Filed under: Issue 22, Issue 22 Reviews | Tags: kate mcgarrigle, new album, On All Days Are Nights: Songs for Lulu, Rufus Wainwright
Part of our Issue 22 coverage!
WE GIVE IT: 14/20 Watts
PREVIEW: CLICK here to visit Rufus Wainwright‘s Myspace
Rufus Wainwright has never been one to spare the listener the most troubling details of his family life. On All Days Are Nights: Songs for Lulu, the death of his mother, folk singer Kate McGarrigle, adds another dark emotional dimension to his saga of troubles.
The song “Martha” is a collection of answering machine messages to his sister, in which Wainwright expresses concern about his parents’ aging. In a world of personal lost, Wainwright’s piano remains his most consistent companion, following him through his emotional journeys until the final track. “Zebulon,” finds Wainwright wandering home from his mother’s funeral.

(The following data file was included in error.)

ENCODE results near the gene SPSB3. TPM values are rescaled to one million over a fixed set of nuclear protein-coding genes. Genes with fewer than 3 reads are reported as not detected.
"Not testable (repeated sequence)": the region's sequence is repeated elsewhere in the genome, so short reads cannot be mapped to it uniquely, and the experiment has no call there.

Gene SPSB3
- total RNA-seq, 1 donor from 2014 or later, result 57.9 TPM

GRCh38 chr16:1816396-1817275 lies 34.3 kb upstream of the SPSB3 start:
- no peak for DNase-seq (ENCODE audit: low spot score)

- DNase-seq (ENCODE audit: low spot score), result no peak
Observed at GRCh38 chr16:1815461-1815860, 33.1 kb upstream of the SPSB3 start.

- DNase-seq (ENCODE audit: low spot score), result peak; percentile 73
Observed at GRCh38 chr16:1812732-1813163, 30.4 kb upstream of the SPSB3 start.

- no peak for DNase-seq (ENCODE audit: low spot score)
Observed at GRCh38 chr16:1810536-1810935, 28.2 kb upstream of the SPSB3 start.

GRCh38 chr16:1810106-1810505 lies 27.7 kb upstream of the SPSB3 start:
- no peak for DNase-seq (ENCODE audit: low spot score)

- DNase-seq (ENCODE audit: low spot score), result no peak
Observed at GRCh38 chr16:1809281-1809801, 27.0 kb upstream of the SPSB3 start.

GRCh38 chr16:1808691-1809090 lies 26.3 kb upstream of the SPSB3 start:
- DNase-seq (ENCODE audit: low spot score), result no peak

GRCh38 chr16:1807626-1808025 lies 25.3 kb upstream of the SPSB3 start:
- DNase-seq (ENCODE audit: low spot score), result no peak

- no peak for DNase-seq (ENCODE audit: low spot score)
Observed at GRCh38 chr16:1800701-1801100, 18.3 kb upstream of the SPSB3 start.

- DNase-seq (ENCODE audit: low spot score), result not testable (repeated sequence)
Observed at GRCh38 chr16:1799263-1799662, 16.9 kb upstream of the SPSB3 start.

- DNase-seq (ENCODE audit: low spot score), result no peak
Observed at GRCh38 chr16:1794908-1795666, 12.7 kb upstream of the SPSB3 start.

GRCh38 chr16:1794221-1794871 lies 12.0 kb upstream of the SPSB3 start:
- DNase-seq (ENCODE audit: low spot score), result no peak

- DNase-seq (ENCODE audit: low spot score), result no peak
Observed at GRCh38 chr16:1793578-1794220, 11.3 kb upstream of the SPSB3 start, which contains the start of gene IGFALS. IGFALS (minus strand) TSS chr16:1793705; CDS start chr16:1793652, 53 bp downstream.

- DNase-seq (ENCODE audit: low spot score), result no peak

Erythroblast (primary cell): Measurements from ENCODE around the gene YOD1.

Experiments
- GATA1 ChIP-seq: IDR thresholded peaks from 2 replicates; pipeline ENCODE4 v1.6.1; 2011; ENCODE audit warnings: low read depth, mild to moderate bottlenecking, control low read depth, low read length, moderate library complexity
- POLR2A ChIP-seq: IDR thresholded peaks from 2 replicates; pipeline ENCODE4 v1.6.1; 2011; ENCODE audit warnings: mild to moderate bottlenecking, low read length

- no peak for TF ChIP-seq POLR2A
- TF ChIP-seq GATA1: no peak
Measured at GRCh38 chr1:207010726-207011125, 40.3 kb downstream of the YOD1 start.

In an interesting turn for the literary, Wainwright puts three different Shakespearean sonnets to music with “When Most I Wink,” “A Woman’s Face,” and “Shame.” The tracks seamlessly blend into one another and create beautiful homogeny of sonic repetition. Wainwright’s knack for lyrical metaphors and sad piano melodies does not fail him aesthetically on this album. Rather, These techniques work as a sobering substitute for the flashiness and grandeur seen in some of his previous work.
While this collection is doubtlessly beautiful, it was not constructed for a population plagued by a short attention span. Wainwright’s voice and hands battle each other through the tracks, creating a challenging emotional odyssey, perpetually unaware of its final destination. The casual listener should be wary of where such a journey might leave him.
BY Jen Littman